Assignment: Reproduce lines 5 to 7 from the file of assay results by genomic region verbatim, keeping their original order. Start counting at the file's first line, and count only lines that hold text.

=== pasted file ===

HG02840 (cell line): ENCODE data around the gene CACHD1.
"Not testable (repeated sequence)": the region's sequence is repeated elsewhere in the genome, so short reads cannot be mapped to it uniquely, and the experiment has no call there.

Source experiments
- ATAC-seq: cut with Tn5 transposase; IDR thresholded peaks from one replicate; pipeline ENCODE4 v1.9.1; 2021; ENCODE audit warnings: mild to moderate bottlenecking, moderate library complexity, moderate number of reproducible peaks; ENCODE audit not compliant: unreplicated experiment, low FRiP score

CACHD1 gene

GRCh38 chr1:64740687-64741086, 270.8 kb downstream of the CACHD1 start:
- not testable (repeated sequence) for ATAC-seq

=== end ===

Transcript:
CACHD1 gene

GRCh38 chr1:64740687-64741086, 270.8 kb downstream of the CACHD1 start:
- not testable (repeated sequence) for ATAC-seq